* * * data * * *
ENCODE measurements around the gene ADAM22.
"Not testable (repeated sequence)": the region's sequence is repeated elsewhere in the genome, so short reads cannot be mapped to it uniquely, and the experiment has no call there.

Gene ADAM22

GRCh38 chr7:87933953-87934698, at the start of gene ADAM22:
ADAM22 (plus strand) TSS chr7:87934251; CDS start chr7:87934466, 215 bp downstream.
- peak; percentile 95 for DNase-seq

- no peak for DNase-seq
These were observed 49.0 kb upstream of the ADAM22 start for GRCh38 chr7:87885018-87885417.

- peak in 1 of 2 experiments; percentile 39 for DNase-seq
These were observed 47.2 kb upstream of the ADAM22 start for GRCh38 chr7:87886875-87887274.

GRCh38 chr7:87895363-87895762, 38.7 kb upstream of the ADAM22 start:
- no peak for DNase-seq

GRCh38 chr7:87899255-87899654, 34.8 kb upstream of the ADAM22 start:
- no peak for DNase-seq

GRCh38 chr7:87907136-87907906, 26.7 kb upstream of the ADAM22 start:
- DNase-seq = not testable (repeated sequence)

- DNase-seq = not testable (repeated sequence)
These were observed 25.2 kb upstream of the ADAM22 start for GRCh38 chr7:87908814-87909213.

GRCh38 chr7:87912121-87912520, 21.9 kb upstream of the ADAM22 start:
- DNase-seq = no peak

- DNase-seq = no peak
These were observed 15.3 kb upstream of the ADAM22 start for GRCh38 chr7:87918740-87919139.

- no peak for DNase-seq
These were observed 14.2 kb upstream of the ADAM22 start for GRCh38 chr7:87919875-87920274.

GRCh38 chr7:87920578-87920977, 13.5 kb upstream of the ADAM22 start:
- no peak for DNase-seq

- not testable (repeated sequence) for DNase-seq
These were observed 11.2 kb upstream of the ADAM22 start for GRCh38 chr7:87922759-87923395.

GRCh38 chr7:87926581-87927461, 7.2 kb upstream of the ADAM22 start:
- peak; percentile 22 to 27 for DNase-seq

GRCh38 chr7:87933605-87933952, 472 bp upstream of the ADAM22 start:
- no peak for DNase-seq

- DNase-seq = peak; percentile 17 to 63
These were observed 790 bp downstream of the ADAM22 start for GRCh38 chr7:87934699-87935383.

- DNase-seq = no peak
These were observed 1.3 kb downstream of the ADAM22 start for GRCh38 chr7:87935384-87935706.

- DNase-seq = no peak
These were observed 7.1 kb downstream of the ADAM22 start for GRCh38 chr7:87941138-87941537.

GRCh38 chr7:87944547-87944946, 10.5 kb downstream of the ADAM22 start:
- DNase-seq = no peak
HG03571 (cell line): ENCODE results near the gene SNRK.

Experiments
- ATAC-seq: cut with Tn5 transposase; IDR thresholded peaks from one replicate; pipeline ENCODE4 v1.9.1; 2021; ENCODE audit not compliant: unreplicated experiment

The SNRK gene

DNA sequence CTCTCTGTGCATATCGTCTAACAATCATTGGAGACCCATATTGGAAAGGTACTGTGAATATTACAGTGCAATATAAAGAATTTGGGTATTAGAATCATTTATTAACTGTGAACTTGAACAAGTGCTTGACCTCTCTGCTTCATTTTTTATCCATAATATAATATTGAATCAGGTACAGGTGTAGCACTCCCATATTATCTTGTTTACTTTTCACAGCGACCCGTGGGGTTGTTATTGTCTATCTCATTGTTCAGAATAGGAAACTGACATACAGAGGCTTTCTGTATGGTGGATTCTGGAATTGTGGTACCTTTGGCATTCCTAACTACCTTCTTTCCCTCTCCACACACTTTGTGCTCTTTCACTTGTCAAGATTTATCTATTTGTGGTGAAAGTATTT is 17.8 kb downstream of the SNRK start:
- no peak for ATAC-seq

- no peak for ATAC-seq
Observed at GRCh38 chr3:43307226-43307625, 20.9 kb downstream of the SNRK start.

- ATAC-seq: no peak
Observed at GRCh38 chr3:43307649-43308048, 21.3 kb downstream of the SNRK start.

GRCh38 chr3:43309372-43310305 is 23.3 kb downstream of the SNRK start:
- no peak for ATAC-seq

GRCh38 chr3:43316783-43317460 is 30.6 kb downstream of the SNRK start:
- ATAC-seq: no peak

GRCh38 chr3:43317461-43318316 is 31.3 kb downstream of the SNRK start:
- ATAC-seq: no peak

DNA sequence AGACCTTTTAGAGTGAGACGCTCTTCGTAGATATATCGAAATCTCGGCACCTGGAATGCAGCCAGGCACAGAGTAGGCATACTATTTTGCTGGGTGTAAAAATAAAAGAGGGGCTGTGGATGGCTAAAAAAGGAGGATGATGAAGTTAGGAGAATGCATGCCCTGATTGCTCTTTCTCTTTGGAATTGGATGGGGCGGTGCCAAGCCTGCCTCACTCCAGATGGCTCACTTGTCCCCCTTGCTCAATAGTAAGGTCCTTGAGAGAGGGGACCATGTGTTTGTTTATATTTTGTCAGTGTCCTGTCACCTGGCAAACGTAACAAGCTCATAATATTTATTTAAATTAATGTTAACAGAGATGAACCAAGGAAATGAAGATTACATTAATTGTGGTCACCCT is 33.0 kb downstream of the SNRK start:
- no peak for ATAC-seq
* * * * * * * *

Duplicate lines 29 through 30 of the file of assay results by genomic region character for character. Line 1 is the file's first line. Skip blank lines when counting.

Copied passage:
GRCh38 chr7:87926581-87927461, 7.2 kb upstream of the ADAM22 start:
- peak; percentile 22 to 27 for DNase-seq